Postcomm proposes access arrangements to enable UK Mail Ltd to use Royal Mail’s network

Postcomm today sought views on arrangements to allow UK Mail Ltd, an
independent postal company owned by Business Post Plc, to use Royal Mail to
provide final delivery of its post.
Once it is in place, the arrangement will enable UK Mail to collect mail from its
customers, transport it to its Birmingham hub, and from there transport it direct
to Royal Mail’s 1,400 delivery offices for final delivery by postmen and
postwomen along with the mail they already handle.
The access arrangements, as they are called, have been proposed today in a
formal Notice of a proposed direction by Postcomm after the two parties were
unable to agree terms between themselves. The prices proposed by Postcomm
range from 11.46p up to £4.06 depending on the weight of the letter or package
and the work done by UK Mail Ltd. The proposed prices would allow Royal
Mail to recover a 6% operating profit from this business by 2006.
More information on the proposals – including price details — is in the summary
of the Notice which is attached.
Graham Corbett, chairman of Postcomm said:
“This is a crucially important step in opening up the postal market in a way
which supports the universal service. To make access work, we have had to
ensure that Royal Mail and UK Mail both have a business proposition that they
will want to develop.
“We are aware that Royal Mail is sensitive to loss of volumes. But if the price is
pitched too high that would not only deter the development of effective
competition, but in due course drive competitors to set up alternative delivery
networks, leading to a much riskier market for Royal Mail and everyone else.
Conversely too low a price would be damaging to Royal Mail and discourage
them from developing the access market.
“We believe we’ve got this balance right, but because the decision is going to
have far reaching implications it is important for us to hear now what both
parties and others think about these proposals.
“We want this to be the first step in establishing generic access arrangements.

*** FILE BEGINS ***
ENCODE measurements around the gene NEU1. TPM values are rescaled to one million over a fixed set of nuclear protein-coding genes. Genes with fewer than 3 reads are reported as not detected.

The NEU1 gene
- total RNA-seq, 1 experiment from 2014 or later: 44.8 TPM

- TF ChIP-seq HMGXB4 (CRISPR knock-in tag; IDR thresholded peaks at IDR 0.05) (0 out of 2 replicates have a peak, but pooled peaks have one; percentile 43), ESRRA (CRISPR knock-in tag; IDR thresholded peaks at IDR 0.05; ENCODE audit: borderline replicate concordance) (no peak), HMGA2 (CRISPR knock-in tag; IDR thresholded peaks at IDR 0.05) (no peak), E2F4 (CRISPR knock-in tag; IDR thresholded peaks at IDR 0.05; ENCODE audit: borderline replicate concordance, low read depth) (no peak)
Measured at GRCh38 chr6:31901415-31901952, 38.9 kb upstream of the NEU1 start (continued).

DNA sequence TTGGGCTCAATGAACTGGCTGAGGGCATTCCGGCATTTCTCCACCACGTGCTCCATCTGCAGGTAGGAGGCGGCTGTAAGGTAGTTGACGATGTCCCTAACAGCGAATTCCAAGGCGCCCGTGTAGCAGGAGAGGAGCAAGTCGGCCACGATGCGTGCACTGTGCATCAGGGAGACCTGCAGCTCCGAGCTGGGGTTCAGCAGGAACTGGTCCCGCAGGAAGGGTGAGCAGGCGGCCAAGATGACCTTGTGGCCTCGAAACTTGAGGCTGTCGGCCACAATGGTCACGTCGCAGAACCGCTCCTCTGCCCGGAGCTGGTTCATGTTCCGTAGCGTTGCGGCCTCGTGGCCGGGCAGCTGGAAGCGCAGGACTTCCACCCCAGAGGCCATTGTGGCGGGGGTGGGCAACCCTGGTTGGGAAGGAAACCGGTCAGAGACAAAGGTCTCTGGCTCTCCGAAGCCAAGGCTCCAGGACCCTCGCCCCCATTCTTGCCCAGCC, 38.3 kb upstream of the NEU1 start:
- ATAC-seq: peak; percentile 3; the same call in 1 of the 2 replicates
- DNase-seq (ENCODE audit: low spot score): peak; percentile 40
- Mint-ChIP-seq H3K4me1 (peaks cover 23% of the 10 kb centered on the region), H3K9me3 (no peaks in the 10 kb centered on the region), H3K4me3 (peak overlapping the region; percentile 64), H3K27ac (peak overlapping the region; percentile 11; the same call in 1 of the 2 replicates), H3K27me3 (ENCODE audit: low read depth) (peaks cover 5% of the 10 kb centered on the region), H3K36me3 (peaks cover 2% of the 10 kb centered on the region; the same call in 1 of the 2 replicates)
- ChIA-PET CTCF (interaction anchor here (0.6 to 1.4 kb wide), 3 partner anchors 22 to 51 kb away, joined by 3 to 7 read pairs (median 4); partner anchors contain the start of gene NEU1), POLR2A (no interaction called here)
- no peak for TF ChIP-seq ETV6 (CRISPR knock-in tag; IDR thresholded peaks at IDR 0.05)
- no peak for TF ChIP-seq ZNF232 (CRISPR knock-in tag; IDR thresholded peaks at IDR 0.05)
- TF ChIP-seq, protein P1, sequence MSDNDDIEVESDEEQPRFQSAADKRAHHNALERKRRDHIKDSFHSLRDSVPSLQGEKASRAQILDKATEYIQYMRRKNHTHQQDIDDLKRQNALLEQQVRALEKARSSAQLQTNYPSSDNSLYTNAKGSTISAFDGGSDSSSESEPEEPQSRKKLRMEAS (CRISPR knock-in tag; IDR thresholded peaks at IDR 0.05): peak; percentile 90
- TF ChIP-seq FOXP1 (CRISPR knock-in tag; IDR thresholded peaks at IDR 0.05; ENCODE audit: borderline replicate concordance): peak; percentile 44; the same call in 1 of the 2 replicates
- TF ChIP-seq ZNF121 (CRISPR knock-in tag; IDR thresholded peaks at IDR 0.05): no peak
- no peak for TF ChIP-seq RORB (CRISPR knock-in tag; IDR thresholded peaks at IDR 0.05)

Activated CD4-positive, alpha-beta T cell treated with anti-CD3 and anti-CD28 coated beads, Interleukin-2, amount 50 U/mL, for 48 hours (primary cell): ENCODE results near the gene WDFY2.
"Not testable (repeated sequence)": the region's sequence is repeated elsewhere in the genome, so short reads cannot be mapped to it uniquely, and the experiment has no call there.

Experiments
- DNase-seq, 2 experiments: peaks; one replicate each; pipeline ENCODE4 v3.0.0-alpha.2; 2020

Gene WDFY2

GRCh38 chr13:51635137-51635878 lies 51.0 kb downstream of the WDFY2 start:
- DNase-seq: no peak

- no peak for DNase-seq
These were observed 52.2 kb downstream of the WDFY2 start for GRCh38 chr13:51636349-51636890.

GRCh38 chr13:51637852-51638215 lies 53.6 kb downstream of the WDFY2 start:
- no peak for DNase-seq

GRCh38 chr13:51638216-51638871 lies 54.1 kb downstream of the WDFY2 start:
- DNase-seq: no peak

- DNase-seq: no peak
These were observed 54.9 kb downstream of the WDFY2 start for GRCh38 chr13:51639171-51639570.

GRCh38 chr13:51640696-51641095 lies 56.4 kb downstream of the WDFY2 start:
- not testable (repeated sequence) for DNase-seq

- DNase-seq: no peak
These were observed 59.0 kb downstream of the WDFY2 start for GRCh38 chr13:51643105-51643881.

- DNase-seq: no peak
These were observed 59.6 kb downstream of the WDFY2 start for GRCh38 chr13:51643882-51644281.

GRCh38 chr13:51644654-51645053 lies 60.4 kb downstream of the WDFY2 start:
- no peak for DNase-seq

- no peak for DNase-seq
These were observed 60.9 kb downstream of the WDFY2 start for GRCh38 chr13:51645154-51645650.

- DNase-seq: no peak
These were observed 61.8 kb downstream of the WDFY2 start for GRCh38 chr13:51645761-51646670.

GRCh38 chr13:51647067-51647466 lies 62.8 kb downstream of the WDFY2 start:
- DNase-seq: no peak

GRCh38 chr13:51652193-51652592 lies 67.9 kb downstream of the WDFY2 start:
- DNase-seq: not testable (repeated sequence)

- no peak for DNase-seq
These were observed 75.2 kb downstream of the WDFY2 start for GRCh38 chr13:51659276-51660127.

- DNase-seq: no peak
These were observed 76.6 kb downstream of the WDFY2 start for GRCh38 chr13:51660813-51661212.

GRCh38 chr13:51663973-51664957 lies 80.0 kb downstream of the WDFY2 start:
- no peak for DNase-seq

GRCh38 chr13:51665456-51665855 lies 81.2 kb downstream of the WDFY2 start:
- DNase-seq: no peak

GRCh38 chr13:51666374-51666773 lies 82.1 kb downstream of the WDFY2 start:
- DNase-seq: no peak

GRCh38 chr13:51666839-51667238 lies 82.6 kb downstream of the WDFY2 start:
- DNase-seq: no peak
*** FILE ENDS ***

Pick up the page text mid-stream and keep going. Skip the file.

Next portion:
This will enable postal competition to develop more rapidly, providing more
choice for users and opportunities for Royal Mail to offer an attractive final
delivery service in an expanding market.”
UK Mail wants to offer a guaranteed two-day delivery service for business
customers. It would pre-sort the mail and deliver it to Royal Mail’s 1,400
delivery offices, where it would be further sorted into “walks” by Royal Mail’s
staff before delivery. Alternatively UK Mail will be able to insert mail into the
network at major mail centres, from where it would be transported by Royal Mail
vehicles to delivery offices. The proposed direction provides a range of prices by
weight for both options.
BACKGROUND
Why Postcomm is doing this
Under Condition 9 of its licence, Royal Mail is required to negotiate access to its
postal facilities with licensed operators or users. If Royal Mail and the access
seeker are unable to agree terms, then either party can request that Postcomm
makes a determination. UK Mail wrote to Postcomm on 11 April 2002
requesting a determination.
How access will work
UK Mail aims to pick up bulk business mail, sort it into localities and then
transport it to Royal Mail’s 1,400 delivery offices throughout the country. There,
Royal Mail postmen and women would sort it to streets and house numbers and
deliver it. Alternatively, for a slightly lower price, the mail can be inserted into